Fig 1: Affected incisors with well demarcated yellow brown areas.

Fig 2: Affected Permanent First Molars.

and upper incisors, (Figure 1). The possibility of defects to the maxillary incisors appears to increase when more first permanent molars have been affected 30. The defects of incisors are usually without loss of enamel substance.

Clinically, the hypomineralized enamel appears to be soft, porous and look like discoloured chalk or Old Dutch cheese. With respect to colour the enamel defects can diverge from white to yellow or brownish and it always demonstrate a sharp demarcation between the affected and sound enamel 3 1 (Figure 2). The hypominerelized weak and porous, brittle enamel can easily chip off under the masticatory forces. Sometimes, posteruptive enamel breakdown can occur so rapidly after eruption that it seems as if the enamel was not formed initially 31. It appears as hypoplastic enamel after occurrence of the post-eruptive enamel breakdown. Clinically hypoplasia presents with the smooth borders to the normal enamel, whilst in posteruptive perid

Table 1: Review of the studies from the year 1992-2010, related to MIH.

enamel breakdown occurs and the borders of the normal enamel appear irregular 31. MIH can sometimes be confusing with fluorosis or amelogenesis imperfect 31.
In fluorosis as its opacities are diffuse opacities that can be well differentiated from are demarcated opacities of MIH (fluorosis is caries resistant and MIH is caries prone). Choosing between Amelogenesis Imperfecta (AI) and MIH as a diagnosis seems a matter of definition: it should be stressed that, only in very severe MIH cases, the molars are equally affected and mimic the appearance of AI 32. Mostly in MIH, the appearance of the defects will be more asymmetrical in the molars as well as in the incisors. In AI, the molars may also appear taurodont on radiograph and there is often a history of family onset 31.

ETIOLOGY

The uneven appearance of MIH molars within individuals depictes that a systemic disorder at a very specific stage affects the dvelopment of ameloblasts. According to the current data the researchers hypothesize that, in the case of MIH, the ameloblasts are affected in the early maturation stage, or maybe even earlier atthe late secretory phase.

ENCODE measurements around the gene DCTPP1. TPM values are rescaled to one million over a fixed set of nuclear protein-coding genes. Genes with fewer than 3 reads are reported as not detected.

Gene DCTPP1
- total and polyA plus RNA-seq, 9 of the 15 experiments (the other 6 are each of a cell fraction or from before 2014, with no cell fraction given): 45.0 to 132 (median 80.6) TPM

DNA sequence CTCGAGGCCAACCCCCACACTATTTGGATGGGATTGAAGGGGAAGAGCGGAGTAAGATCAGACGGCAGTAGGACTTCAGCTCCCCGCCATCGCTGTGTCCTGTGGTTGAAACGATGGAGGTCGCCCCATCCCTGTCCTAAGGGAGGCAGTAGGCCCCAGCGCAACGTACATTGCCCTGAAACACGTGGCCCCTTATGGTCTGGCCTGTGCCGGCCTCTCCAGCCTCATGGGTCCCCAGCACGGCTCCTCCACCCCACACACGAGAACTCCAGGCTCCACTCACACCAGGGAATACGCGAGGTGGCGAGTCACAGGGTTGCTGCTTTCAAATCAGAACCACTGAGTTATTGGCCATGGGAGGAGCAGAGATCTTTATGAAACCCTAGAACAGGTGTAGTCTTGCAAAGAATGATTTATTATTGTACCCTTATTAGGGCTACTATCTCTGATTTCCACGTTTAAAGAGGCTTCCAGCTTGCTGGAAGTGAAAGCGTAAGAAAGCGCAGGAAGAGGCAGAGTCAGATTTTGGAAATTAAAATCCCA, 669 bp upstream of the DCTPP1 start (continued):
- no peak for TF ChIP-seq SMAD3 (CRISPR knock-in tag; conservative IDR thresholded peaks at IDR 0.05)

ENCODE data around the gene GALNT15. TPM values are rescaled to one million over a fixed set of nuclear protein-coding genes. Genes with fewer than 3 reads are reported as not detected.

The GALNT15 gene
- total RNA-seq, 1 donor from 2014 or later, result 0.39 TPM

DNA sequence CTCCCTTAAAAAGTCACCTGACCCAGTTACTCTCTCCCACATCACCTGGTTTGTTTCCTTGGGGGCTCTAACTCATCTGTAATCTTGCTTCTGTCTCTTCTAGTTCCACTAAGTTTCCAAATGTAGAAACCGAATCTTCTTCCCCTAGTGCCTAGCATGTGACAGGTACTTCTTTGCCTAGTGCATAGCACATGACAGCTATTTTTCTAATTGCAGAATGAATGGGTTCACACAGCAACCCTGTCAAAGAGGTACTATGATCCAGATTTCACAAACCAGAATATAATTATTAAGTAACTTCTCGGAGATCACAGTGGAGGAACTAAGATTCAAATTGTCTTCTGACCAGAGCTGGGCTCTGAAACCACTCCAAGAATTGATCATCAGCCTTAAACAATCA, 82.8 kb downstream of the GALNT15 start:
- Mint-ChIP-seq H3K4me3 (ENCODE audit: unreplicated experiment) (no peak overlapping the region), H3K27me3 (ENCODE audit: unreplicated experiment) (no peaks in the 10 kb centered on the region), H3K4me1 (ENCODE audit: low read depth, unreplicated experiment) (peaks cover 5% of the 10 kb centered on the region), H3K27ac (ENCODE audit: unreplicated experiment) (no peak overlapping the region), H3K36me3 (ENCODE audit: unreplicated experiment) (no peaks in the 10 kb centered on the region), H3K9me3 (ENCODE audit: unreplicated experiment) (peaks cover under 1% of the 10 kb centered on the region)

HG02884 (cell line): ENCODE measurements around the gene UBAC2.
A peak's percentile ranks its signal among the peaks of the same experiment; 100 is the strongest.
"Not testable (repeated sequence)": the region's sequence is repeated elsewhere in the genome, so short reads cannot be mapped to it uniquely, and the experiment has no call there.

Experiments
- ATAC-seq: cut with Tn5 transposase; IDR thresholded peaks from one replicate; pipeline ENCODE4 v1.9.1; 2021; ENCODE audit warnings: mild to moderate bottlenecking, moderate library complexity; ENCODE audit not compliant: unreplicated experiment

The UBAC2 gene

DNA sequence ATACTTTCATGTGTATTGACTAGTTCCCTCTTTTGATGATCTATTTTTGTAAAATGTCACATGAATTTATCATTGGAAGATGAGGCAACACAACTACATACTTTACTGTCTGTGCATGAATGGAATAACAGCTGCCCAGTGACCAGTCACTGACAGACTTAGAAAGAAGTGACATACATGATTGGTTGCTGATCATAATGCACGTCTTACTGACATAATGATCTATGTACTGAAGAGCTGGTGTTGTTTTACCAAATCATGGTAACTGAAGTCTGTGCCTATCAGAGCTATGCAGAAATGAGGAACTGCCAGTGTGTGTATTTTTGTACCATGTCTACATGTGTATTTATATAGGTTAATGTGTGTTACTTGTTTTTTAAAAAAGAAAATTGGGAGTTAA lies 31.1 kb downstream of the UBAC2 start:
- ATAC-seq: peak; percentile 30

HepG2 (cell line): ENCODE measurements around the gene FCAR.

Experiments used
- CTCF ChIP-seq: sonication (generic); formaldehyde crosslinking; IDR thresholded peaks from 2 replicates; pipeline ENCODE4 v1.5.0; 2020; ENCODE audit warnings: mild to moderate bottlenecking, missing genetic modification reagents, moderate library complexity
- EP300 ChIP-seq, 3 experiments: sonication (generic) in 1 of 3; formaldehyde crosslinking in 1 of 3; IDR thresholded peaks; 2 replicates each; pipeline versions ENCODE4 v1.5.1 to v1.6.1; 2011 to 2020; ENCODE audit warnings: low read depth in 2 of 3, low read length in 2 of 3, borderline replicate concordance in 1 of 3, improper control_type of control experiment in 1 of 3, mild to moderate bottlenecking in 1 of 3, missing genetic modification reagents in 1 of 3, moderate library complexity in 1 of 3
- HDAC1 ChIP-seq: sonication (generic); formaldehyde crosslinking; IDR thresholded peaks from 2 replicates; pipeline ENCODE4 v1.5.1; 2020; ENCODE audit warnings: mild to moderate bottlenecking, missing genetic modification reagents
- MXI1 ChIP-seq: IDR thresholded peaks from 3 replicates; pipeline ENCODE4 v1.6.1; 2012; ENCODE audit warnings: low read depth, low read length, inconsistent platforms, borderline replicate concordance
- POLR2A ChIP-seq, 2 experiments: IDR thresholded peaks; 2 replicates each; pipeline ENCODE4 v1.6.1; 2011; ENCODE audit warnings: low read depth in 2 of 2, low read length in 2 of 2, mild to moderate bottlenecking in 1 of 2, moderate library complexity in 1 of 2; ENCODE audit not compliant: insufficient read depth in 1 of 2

In the recent studies, various causes for MIH molars, such as environmental conditions, respiratory tract problems, perinatal complications and dioxins have been suggested 17,30,32,33. Other factors responsible for MIH availble in the litrature are oxygen starvation of the child combined with a low birth weight, calcium and phosphate metabolic disorders and frequent childhood diseases 34-36. Vaccines given during early childhood have also been suggested as a possible cause but no data are available to validate this. The use of antibiotics has also been implicated, but antibiotic use is in most cases related to occurrence of diseases, so it is difficult to distinguish whether the association with MIH is caused by the antibiotic or by the illness itself. There are contradictions in the results of the different studies abou it. A number of studies relate the problems during pregnancy and birth with the MIH, while in other studies show no differences concerning the health of mother and child during pregnancy and birth of the children 33,36 . The latter study indicates a more childrelated cause originating after birth. The influence of prolonged breast-feeding could not be demonstrated in all studies 17,36-38. It is likely that several unknown contributing factors are involved resulting in a number of possible causes37, 38.

A study conducted in Greece of 151 MIH children resulted that 78% had experienced medical problems: (1) prenatally (19%); (2) perinatally (44%); and (3) neonatally (22%) 41. Only 15% of the children did not appear to have a putative etiological factor in their history 39.